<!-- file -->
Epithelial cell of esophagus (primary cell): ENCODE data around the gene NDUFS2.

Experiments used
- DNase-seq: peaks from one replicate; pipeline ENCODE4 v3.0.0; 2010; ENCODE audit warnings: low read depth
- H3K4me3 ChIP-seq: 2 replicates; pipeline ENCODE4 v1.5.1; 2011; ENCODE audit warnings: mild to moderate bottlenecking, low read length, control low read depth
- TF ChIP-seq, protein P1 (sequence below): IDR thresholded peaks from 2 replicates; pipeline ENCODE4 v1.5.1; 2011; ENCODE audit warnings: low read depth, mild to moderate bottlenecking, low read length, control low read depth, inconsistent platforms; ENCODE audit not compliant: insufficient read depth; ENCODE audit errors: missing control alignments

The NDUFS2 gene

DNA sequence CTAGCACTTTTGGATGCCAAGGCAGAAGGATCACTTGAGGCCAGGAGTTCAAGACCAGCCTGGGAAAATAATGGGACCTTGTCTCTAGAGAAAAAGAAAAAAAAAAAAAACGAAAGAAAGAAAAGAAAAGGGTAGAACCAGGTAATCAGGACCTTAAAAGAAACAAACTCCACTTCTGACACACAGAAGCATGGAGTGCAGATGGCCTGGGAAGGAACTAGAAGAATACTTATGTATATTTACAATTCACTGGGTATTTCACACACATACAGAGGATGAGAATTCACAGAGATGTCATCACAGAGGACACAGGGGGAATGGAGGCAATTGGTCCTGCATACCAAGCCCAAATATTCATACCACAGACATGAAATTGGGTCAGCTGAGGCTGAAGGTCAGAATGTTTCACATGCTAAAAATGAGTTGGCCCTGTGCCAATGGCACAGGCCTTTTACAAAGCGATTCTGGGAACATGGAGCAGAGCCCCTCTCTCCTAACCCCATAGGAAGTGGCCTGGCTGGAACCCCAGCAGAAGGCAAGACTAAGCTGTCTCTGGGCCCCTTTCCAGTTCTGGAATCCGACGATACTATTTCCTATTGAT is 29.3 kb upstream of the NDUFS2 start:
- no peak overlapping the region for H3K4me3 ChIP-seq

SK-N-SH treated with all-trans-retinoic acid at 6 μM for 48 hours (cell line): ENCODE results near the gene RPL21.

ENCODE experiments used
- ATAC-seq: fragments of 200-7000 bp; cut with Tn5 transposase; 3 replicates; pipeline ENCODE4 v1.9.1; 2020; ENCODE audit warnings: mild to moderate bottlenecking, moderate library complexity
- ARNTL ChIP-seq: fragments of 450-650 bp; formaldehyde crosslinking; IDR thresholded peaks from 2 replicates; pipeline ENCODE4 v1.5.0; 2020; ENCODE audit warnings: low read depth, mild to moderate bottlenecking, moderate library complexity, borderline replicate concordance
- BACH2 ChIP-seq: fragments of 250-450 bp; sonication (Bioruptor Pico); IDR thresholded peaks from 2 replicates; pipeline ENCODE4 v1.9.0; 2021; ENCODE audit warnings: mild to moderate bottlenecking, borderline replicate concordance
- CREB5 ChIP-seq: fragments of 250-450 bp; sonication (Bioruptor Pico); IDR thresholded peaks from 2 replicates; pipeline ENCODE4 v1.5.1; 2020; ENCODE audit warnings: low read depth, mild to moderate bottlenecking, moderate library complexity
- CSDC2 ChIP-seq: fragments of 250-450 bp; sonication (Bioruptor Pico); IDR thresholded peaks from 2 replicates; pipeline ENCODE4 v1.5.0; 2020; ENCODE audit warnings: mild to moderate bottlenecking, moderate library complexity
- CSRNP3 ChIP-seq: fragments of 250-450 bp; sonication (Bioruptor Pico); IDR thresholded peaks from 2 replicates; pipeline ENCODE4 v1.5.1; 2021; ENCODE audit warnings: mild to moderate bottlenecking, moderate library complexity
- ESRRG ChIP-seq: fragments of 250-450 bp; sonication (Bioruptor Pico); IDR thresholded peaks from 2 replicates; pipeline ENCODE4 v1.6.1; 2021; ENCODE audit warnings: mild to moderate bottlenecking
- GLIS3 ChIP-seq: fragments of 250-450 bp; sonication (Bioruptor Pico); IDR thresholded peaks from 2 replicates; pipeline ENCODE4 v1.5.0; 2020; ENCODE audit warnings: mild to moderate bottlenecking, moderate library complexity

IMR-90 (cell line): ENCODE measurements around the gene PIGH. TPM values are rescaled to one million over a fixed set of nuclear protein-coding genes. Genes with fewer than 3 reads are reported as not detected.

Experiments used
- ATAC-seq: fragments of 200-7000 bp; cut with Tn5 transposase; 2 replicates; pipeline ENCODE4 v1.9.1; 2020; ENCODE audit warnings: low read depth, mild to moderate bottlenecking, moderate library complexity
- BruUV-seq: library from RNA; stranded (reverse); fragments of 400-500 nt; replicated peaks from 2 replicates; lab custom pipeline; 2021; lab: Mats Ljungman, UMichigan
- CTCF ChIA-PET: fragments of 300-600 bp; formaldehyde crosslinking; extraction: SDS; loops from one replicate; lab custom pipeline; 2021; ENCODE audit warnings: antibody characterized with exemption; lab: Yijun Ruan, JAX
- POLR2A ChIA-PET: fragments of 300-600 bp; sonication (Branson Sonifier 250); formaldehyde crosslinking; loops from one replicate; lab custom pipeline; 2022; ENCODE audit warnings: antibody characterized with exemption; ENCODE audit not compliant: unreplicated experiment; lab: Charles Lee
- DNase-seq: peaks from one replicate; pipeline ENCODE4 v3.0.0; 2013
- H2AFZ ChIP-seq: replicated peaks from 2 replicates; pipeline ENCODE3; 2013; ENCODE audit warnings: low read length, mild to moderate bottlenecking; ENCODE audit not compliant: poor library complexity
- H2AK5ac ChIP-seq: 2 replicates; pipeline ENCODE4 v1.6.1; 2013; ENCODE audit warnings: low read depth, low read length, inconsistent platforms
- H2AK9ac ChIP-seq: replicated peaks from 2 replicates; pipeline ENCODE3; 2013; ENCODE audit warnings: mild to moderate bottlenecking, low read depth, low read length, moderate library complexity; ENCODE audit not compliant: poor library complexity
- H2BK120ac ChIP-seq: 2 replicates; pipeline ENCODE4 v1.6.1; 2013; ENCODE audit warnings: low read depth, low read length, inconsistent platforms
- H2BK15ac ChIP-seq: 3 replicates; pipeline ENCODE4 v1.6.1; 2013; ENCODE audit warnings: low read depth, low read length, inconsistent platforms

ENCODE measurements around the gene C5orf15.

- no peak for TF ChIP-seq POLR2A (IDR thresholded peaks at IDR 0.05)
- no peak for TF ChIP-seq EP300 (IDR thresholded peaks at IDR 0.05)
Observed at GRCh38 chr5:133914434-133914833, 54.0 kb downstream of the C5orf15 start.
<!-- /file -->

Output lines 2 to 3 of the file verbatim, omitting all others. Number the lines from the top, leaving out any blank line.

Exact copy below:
Experiments used
- DNase-seq: peaks from one replicate; pipeline ENCODE4 v3.0.0; 2010; ENCODE audit warnings: low read depth